28 October 2022

Riverina mass planting project saving rare orchids from extinction

| Edwina Mason
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People propagating orchids

The orchids were propagated by the Royal Botanic Gardens Victoria and planted with the help of about 40 highly skilled and passionate volunteers, mainly from the Australasian Native Orchid Society. Photo: Alex Pike, NSW DPIE.

A species of plant one would be hard-pressed to imagine would grow in the rough-and-tumble conditions that characterise the Australian bush is the elegant and dainty orchid.

But would you believe right now the largest orchid translocation project ever conducted in Australia is underway, with more than 6000 native orchids being planted around the NSW Riverina and Albury to save the species from extinction?

NSW Environment Minister James Griffin said through the NSW Government’s Wild Orchids Project, three endangered orchid species had been brought back from the brink of extinction.

“This enormous translocation project follows years of surveys and research, and now culminates with a patchwork of native orchids planted in their native habitat across the Riverina landscape,” Mr Griffin said.

Crimson spider orchid

The Crimson Spider Orchid population on private property near Bethungra, between Cootamundra and Junee, comprises a few hundred plants. Other occurrences of the orchid in NSW can be found in Burrinjuck Nature Reserve and Nail Can Hill Crown Reserve near Albury. Photo: John Briggs, NSW OEH.

He said the NSW Government’s Saving our Species program found there were fewer than 2000 Sand-hill Spider Orchids, 1300 Oaklands Diuris and 650 crimson spider orchids left in the wild, meaning those species were at risk.

“This project gives us enormous hope for the survival of these rare and beautiful species because their populations have been boosted with 6000 additional healthy plants,” Mr Griffin said.

He said the project was a fantastic example of the great conservation outcomes that could be achieved in partnerships between government agencies, volunteer conservationists, private landholders and expert scientists.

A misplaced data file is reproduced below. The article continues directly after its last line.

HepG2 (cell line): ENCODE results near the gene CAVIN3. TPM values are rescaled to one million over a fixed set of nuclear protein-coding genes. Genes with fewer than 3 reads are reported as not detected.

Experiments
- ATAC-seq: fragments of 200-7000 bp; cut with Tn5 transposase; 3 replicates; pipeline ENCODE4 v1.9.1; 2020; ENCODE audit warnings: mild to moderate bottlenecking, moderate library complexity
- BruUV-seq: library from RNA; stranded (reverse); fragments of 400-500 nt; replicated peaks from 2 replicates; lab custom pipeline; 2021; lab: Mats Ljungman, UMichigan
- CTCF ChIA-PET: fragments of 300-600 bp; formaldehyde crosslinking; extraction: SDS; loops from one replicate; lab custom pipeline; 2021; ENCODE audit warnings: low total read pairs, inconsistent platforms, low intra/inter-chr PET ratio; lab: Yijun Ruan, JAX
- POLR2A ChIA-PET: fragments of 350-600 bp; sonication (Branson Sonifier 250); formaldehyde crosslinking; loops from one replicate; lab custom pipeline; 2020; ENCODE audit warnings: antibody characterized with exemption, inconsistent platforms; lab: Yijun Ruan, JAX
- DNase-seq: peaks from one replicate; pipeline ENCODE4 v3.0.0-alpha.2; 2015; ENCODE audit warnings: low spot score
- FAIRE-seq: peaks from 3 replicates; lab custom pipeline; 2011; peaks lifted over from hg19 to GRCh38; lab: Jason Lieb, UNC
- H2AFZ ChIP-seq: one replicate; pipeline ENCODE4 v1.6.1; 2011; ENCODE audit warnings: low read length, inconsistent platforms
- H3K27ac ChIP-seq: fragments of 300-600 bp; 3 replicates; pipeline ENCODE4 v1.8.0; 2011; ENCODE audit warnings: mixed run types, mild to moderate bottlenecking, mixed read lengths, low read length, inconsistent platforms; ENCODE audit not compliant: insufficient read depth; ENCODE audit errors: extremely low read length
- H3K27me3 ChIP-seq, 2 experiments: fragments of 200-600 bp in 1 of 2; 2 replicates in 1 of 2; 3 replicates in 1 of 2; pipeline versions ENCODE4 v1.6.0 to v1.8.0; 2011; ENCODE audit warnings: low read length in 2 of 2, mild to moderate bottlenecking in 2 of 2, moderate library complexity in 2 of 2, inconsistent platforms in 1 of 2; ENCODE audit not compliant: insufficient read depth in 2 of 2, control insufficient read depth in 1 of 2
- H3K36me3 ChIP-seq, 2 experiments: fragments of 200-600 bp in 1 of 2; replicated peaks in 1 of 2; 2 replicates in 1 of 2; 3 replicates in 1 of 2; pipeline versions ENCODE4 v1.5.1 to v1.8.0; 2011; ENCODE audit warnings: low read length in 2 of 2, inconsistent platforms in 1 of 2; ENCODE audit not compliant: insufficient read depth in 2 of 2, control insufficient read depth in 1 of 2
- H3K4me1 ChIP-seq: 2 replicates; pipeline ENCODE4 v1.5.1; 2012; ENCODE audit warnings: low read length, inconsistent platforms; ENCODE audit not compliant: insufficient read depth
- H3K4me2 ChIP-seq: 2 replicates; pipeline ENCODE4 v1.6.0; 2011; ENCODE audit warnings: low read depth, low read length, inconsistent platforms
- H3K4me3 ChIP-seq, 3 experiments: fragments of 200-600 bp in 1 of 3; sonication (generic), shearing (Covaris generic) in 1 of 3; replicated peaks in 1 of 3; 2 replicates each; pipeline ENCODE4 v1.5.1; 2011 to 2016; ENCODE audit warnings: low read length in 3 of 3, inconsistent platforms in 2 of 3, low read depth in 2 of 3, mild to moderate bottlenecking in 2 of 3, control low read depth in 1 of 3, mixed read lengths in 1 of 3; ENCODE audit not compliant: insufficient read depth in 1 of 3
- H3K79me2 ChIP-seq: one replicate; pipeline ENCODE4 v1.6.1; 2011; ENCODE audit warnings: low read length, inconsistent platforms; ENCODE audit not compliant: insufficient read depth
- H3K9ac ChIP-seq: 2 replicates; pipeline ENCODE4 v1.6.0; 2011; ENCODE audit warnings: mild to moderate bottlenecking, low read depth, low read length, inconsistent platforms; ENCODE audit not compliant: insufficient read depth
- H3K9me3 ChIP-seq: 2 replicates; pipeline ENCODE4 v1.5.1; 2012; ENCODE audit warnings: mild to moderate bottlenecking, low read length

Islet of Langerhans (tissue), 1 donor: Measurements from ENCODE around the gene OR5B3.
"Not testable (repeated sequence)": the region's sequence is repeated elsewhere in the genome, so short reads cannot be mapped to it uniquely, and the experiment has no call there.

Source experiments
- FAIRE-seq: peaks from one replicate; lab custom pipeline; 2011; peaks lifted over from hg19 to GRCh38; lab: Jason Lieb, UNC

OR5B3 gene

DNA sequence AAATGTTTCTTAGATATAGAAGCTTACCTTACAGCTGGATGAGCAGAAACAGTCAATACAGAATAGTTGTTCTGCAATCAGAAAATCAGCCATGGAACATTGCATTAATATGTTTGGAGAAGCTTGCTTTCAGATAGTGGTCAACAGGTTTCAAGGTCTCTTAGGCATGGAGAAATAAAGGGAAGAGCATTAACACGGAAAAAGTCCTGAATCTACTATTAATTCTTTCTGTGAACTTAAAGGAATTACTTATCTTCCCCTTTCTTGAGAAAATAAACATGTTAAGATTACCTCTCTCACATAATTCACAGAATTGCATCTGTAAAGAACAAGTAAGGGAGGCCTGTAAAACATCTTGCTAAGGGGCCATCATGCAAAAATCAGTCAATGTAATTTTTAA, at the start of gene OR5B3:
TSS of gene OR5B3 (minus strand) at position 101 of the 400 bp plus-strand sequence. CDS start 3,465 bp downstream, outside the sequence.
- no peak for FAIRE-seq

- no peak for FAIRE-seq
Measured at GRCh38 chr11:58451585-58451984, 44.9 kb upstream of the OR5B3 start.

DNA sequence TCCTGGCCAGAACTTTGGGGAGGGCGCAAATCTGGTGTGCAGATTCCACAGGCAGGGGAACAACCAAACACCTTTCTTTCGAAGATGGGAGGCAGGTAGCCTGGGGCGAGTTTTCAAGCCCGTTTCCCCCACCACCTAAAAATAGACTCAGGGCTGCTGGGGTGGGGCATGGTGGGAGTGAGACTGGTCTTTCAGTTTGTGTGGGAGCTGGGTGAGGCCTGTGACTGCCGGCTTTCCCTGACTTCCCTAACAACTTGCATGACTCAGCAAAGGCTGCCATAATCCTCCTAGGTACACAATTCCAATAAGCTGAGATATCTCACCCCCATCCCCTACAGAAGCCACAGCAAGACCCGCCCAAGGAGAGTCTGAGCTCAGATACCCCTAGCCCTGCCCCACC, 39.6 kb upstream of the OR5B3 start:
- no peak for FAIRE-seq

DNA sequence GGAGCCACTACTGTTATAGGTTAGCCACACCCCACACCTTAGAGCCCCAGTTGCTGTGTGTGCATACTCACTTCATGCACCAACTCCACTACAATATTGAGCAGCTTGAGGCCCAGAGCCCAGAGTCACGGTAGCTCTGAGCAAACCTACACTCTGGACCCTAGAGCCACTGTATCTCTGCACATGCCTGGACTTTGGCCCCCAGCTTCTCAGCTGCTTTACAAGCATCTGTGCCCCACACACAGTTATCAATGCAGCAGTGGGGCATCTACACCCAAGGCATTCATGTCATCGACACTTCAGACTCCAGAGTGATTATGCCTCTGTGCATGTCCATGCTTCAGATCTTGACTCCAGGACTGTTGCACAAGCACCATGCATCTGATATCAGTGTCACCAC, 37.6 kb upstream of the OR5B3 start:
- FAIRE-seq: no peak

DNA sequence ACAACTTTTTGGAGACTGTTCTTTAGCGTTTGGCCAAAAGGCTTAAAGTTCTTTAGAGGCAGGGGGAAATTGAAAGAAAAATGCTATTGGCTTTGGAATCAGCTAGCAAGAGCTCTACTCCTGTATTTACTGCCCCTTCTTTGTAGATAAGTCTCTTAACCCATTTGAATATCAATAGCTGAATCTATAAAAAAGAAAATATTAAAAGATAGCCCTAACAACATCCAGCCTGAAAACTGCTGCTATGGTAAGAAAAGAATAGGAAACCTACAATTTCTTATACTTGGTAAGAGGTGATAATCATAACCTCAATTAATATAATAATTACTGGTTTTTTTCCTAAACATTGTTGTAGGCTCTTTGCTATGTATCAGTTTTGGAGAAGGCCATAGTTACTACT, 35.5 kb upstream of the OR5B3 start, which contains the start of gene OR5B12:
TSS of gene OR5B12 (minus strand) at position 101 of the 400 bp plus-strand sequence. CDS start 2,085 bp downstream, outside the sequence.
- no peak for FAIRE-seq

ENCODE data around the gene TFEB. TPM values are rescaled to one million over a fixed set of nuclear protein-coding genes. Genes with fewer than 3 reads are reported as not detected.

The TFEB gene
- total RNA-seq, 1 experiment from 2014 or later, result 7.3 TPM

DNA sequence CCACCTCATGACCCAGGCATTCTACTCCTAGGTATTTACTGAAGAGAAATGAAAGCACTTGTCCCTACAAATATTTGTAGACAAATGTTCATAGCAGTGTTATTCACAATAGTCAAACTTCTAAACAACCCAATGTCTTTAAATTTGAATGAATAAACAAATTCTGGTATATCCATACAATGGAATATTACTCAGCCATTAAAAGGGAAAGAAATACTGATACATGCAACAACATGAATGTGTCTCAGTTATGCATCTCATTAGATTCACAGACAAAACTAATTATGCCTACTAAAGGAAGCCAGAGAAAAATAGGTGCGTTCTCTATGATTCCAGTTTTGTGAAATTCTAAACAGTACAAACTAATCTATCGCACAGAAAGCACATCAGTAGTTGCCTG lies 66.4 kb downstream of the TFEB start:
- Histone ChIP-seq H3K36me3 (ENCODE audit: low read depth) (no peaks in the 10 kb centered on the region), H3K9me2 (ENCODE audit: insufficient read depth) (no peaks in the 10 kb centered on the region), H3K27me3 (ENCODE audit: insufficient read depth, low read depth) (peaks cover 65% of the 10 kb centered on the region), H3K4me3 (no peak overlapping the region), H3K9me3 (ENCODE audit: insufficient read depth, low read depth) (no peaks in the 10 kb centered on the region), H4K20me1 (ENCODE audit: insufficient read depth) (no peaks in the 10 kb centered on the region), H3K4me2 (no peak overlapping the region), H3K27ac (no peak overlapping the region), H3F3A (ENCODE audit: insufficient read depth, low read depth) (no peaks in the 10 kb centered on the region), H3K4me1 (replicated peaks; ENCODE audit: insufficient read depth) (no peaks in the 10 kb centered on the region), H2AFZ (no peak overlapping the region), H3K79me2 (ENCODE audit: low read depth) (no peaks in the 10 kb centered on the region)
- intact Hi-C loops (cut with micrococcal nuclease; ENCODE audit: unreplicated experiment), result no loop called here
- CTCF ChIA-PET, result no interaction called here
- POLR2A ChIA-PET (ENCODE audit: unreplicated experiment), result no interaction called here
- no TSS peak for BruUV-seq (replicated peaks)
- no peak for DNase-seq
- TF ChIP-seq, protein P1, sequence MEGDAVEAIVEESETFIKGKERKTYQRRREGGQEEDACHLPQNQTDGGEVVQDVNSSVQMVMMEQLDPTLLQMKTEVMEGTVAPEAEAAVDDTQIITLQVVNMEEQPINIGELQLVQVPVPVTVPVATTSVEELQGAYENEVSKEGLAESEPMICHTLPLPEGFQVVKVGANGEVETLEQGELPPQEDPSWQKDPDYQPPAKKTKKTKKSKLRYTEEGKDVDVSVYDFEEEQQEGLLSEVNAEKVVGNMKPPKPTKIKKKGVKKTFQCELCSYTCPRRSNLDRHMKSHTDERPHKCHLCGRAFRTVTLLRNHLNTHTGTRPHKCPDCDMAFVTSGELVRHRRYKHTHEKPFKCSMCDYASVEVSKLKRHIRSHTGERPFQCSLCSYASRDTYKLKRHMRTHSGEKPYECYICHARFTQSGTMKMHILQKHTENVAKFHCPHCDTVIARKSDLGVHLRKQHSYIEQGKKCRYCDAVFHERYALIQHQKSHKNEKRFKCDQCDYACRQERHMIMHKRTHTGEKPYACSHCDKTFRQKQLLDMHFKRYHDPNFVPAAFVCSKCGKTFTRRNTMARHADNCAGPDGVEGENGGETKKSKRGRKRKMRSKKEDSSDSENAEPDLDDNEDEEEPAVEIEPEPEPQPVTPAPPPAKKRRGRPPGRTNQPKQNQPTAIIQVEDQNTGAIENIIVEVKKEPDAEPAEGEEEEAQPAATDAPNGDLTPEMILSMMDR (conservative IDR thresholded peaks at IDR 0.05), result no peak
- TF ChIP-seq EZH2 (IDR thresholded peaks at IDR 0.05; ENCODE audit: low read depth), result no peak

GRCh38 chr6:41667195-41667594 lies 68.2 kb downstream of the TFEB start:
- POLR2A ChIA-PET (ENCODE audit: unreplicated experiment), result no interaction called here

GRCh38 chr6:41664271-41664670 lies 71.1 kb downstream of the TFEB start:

The Crimson Spider Orchid, Sand-hill Spider Orchid and Oaklands diuris have been planted across public and private land on specially selected sites that have suitable soil conditions, pollinators and vegetation types to encourage growth.

The orchids were propagated by the Royal Botanic Gardens Victoria and planted with the help of about 40 highly skilled and passionate volunteers, mainly from the Australasian Native Orchid Society.

Funded with $1.4 million from the NSW Environmental Trust and Saving our Species program, the Wild Orchids Project is a collaboration between the Department of Planning and Environment, the National Parks and Wildlife Service, Local Land Services, Royal Botanic Gardens Victoria, the Australian Network for Plant Conservation, Trade & Investment Crown Lands and Forestry Corporation of NSW.

State Member for Albury Justin Clancy said this was a true community effort combining the best scientific research with local knowledge.

“I’d like to thank the enormous efforts of the highly skilled and passionate volunteers from the Australasian Native Orchid Society who have worked hard to plant the orchids across the Riverina region,” Mr Clancy said.

“Native orchids have been planted across six different sites that provide the best habitat for the species, including grasslands, woodland and forest.

“After years of research, this project brings together both scientific research and local knowledge to give these orchid populations the best chance of survival.”

For more information on the Saving our Species Program, including projects to secure NSW’s native orchid populations, visit Saving our Species program.

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